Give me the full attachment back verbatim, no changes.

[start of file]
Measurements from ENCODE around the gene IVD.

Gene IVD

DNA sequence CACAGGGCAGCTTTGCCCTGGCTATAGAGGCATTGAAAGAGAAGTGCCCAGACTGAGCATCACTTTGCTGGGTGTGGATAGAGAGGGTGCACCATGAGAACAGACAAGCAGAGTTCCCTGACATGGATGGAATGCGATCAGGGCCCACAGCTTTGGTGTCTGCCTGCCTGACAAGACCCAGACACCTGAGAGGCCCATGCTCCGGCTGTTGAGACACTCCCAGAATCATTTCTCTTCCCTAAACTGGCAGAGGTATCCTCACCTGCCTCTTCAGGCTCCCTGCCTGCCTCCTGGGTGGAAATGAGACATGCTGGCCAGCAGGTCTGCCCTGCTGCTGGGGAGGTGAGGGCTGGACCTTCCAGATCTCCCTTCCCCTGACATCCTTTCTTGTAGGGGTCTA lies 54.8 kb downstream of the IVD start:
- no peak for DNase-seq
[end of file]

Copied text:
Measurements from ENCODE around the gene IVD.

Gene IVD

DNA sequence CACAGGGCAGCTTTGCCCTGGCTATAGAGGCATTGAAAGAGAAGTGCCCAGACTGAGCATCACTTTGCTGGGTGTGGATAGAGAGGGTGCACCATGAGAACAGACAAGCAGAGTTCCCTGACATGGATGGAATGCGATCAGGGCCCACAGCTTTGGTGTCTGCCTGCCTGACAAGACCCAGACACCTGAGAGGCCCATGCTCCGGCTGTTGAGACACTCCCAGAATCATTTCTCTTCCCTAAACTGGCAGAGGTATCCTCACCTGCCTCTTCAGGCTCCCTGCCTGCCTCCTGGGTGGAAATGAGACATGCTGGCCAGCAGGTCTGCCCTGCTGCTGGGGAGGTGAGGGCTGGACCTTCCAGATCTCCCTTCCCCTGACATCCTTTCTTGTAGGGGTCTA lies 54.8 kb downstream of the IVD start:
- no peak for DNase-seq